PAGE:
separation and inequality persist. Minority students are
disproportionately disadvantaged by having to attend substandard primary
and secondary schools. Their parents are less likely to have attended
college and thus may not be familiar with all the things parents have to
do to make their children competitive when it comes time to apply for
college admission. And while racism is not the institutional and legal
straitjacket it was 50 years ago, it persists in subtler yet still
Yes, class is important. But race is, too, and while I hope we
eventually get to the point where race is irrelevant, we still have a
long way to go.
As for Obama's assessment of his daughters' privileged status, that's
just a statement of the obvious. With such Type A, high-wattage parents,
those girls probably will have the grades and test scores to get into
any college. And if they don't, they will benefit from a different
affirmative action program -- one that for many generations has ushered
the academically undistinguished scions of prominent families into the
nation's most selective colleges and universities.
Let's not pretend that college admissions has ever been a level playing
field. Obama graduated from Columbia; his wife, Michelle, from
Princeton. This means that at those two Ivy League schools, their
daughters will be "legacy" applicants, just like George W. Bush was at
Yale and legions of Kennedys have been at Harvard. Given the Obamas'
power and fame, admissions officers at the schools they attended -- and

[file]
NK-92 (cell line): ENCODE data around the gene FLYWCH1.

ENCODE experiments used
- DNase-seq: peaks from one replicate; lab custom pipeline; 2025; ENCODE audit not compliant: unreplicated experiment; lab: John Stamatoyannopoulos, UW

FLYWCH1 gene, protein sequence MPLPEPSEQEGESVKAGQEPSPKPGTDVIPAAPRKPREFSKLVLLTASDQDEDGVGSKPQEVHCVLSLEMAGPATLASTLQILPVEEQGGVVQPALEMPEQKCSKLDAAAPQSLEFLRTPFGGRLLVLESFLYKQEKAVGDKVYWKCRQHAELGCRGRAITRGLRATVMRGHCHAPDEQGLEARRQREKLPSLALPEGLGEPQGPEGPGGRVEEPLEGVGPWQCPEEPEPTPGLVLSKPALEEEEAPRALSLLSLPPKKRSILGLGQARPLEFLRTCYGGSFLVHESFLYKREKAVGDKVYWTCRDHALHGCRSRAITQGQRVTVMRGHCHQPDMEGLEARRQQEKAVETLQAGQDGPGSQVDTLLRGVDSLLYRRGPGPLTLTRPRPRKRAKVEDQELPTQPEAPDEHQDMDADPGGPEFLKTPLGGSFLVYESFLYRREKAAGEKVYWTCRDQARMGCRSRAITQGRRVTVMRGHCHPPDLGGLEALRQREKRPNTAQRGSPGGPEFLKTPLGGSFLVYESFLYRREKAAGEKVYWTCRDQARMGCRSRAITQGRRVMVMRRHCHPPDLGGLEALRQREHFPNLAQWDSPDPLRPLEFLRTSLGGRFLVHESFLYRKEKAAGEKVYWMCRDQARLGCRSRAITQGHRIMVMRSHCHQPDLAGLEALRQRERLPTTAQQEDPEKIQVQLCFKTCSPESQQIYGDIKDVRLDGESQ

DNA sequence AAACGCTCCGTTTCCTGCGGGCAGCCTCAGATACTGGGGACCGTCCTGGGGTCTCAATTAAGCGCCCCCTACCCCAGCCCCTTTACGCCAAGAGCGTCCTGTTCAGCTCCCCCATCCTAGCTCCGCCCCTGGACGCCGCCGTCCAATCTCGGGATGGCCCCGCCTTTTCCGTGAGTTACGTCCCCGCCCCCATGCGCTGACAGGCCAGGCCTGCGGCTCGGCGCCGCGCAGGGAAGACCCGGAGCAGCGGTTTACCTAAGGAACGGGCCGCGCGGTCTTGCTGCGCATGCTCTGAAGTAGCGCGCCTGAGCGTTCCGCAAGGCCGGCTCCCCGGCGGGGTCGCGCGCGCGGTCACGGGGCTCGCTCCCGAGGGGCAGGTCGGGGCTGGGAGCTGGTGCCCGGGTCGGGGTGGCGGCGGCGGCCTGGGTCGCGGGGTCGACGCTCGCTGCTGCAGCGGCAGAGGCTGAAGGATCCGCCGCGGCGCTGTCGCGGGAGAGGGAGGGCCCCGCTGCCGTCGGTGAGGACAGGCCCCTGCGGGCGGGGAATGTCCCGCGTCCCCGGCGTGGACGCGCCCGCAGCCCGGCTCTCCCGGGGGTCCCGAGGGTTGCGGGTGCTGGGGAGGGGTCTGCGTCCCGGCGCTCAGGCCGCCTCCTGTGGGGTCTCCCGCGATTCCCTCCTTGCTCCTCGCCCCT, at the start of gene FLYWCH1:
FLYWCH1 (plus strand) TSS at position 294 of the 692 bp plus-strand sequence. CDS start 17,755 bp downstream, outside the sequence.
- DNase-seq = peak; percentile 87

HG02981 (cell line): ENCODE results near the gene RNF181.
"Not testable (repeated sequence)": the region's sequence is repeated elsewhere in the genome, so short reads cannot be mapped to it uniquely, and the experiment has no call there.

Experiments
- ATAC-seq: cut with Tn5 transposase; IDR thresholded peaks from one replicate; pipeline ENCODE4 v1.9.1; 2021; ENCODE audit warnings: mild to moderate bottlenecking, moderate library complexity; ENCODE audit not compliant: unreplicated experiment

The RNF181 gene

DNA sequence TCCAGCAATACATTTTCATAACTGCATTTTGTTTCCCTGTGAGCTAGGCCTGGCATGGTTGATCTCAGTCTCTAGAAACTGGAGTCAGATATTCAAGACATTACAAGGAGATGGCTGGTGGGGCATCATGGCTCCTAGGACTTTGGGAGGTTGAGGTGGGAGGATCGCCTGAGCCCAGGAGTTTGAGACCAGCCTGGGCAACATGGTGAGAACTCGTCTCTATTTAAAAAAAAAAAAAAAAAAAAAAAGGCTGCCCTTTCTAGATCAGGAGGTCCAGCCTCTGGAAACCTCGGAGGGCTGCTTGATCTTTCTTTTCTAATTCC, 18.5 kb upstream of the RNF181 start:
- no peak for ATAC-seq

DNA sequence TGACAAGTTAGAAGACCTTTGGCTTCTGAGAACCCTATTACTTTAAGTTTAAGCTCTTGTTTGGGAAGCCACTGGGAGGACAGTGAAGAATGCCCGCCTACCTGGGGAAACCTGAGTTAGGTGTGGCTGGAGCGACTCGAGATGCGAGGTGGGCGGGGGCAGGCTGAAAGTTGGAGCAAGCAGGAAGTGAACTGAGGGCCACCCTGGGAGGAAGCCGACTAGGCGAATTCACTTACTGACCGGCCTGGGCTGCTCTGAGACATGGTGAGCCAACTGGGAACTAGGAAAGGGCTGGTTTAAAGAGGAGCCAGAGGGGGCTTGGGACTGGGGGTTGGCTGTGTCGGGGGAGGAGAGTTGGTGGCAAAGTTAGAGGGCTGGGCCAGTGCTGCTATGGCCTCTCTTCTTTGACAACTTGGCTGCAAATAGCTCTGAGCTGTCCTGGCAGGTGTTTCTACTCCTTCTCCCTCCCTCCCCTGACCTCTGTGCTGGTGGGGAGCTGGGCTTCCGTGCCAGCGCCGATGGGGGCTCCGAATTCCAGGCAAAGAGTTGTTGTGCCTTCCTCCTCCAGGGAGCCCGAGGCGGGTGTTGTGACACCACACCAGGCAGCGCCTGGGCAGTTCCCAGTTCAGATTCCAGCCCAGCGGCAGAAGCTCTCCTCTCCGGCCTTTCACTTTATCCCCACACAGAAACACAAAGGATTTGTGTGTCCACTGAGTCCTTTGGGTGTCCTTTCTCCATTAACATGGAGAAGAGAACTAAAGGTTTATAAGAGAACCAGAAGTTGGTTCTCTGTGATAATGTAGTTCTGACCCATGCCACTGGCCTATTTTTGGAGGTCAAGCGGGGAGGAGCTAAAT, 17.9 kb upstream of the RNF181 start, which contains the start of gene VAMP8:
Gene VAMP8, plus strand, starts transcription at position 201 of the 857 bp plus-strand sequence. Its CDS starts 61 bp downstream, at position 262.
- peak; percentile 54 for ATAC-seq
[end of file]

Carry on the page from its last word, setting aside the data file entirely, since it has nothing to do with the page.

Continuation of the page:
probably at other elite schools, too -- are going to find a way to let
the Obama girls in.
Obama's response does sort of highlight one of those great loopholes in affirmative action. For the record, I generally support affirmative action. However, I think most people, at least those who went to expensive private schools at some point in their education, know that there are many rich people of color use the self identifying part of the app to exploit the system. And certainly my Distinguished Institution was much more concerned with shipping in photogenic bodies of color rather than focusing on giving tuition breaks to the truly disadvantaged. And that's not affirmative action was intended for, and certainly not what it should be used for.
Is Obama correct in saying that his daughters shouldn't get any breaks? I'm not really sure. I mean the writer of the article has a point, with a senator for a dad, and a (former) high powered lawyer for a mom, those two probably won't want for anything. And I agree, I've seen tons of extremely rich kids of color who were pretty much ignorant of their privilege and probably never saw it because money smoothed the way for them. However, I also resist the raising of class over race. Doing so makes this more palatable for white people, because they can avoid talking about race. That said, generally speaking, I generally have more in common with the working class white person than the rich person of color, in terms of everyday worries and the reality I live.
I don't think I'm going to come to any conclusion on this today.